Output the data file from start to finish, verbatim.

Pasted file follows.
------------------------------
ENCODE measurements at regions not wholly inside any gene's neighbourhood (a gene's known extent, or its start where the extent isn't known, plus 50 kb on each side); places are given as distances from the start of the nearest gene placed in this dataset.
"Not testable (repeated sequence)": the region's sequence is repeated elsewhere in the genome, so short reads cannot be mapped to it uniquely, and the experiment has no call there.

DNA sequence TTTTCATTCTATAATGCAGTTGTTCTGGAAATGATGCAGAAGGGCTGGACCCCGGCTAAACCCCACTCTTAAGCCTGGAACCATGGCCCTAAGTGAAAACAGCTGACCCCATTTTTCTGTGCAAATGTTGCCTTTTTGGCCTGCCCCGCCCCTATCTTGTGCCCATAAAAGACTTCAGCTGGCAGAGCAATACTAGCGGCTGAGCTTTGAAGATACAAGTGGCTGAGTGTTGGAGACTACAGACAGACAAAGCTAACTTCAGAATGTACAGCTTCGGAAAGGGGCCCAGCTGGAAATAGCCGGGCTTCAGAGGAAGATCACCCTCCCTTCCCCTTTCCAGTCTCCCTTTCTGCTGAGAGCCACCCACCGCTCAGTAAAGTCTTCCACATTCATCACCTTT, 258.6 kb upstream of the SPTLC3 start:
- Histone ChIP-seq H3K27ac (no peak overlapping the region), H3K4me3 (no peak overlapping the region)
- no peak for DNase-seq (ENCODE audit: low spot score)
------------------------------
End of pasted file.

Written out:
ENCODE measurements at regions not wholly inside any gene's neighbourhood (a gene's known extent, or its start where the extent isn't known, plus 50 kb on each side); places are given as distances from the start of the nearest gene placed in this dataset.
"Not testable (repeated sequence)": the region's sequence is repeated elsewhere in the genome, so short reads cannot be mapped to it uniquely, and the experiment has no call there.

DNA sequence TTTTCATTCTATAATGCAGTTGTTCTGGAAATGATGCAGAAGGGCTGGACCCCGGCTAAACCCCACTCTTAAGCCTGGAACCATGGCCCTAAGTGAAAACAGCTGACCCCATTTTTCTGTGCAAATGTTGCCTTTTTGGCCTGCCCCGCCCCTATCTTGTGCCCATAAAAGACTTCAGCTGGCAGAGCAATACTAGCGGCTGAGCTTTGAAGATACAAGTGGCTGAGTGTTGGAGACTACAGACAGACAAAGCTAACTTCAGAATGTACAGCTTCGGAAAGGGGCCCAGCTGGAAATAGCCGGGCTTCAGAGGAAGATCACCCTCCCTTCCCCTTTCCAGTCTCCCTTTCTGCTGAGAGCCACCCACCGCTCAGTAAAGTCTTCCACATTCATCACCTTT, 258.6 kb upstream of the SPTLC3 start:
- Histone ChIP-seq H3K27ac (no peak overlapping the region), H3K4me3 (no peak overlapping the region)
- no peak for DNase-seq (ENCODE audit: low spot score)